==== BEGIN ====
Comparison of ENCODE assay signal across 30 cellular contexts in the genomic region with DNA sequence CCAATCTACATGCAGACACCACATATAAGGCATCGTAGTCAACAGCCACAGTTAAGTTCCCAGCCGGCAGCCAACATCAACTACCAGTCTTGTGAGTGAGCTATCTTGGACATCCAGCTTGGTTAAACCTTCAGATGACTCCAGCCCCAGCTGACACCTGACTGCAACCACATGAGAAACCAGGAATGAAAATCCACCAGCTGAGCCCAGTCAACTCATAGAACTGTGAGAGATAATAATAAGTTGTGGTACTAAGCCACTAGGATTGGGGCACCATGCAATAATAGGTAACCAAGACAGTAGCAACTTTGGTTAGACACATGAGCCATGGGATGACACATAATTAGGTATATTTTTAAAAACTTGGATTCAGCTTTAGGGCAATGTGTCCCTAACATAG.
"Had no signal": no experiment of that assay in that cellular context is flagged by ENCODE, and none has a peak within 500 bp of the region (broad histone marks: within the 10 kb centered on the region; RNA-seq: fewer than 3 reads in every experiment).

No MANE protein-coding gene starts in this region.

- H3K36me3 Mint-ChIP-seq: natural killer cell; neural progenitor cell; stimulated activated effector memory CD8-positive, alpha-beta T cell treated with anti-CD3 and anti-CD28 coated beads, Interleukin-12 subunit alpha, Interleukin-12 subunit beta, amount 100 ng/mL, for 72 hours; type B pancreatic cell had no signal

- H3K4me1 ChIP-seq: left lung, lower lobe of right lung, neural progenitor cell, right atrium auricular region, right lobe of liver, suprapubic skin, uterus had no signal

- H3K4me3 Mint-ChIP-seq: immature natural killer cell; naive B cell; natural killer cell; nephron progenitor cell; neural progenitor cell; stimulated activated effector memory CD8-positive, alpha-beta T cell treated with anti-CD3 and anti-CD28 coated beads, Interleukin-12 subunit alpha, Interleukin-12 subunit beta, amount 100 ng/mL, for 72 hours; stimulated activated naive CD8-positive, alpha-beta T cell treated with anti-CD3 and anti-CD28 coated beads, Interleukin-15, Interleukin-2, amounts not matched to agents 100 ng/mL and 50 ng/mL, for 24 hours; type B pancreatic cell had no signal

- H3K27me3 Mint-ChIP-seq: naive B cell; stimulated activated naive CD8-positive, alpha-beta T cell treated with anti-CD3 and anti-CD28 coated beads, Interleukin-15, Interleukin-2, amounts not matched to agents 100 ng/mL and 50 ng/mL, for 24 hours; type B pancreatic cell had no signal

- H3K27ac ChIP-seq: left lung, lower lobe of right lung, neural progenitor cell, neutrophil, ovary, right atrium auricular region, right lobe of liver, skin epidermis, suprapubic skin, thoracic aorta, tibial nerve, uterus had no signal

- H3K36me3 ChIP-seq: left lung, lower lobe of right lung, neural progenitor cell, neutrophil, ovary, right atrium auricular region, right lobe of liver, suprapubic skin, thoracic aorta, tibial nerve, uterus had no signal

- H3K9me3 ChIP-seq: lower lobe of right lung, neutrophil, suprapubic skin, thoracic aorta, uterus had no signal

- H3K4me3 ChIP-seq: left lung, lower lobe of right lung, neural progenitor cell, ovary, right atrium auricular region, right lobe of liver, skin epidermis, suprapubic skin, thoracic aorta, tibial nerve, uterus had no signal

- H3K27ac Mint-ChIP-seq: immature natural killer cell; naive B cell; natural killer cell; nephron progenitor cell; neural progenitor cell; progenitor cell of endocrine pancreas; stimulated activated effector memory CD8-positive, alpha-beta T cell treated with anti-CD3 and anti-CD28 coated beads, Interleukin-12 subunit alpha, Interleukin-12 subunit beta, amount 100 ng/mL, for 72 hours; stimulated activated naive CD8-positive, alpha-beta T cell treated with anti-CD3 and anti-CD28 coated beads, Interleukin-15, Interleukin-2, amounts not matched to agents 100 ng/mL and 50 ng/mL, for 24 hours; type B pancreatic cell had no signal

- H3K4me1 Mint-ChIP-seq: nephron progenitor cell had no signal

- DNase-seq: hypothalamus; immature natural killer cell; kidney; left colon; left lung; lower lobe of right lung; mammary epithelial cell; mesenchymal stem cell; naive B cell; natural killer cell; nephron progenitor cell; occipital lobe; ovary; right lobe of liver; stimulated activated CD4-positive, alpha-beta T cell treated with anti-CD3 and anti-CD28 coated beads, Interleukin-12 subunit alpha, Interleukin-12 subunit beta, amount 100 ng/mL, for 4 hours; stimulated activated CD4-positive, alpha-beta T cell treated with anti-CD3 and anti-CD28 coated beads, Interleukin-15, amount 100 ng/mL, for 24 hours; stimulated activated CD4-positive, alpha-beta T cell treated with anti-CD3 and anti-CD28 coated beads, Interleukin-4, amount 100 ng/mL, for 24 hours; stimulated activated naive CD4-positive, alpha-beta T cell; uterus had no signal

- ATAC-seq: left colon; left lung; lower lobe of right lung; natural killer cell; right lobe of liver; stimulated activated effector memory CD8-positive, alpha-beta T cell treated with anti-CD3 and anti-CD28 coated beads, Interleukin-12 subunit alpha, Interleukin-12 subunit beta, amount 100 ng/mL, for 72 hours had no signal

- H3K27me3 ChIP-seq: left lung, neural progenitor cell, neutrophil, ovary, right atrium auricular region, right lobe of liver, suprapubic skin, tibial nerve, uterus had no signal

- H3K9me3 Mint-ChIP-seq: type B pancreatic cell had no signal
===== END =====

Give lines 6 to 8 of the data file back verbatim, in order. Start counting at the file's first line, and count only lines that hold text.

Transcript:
- H3K4me3 Mint-ChIP-seq: immature natural killer cell; naive B cell; natural killer cell; nephron progenitor cell; neural progenitor cell; stimulated activated effector memory CD8-positive, alpha-beta T cell treated with anti-CD3 and anti-CD28 coated beads, Interleukin-12 subunit alpha, Interleukin-12 subunit beta, amount 100 ng/mL, for 72 hours; stimulated activated naive CD8-positive, alpha-beta T cell treated with anti-CD3 and anti-CD28 coated beads, Interleukin-15, Interleukin-2, amounts not matched to agents 100 ng/mL and 50 ng/mL, for 24 hours; type B pancreatic cell had no signal

- H3K27me3 Mint-ChIP-seq: naive B cell; stimulated activated naive CD8-positive, alpha-beta T cell treated with anti-CD3 and anti-CD28 coated beads, Interleukin-15, Interleukin-2, amounts not matched to agents 100 ng/mL and 50 ng/mL, for 24 hours; type B pancreatic cell had no signal

- H3K27ac ChIP-seq: left lung, lower lobe of right lung, neural progenitor cell, neutrophil, ovary, right atrium auricular region, right lobe of liver, skin epidermis, suprapubic skin, thoracic aorta, tibial nerve, uterus had no signal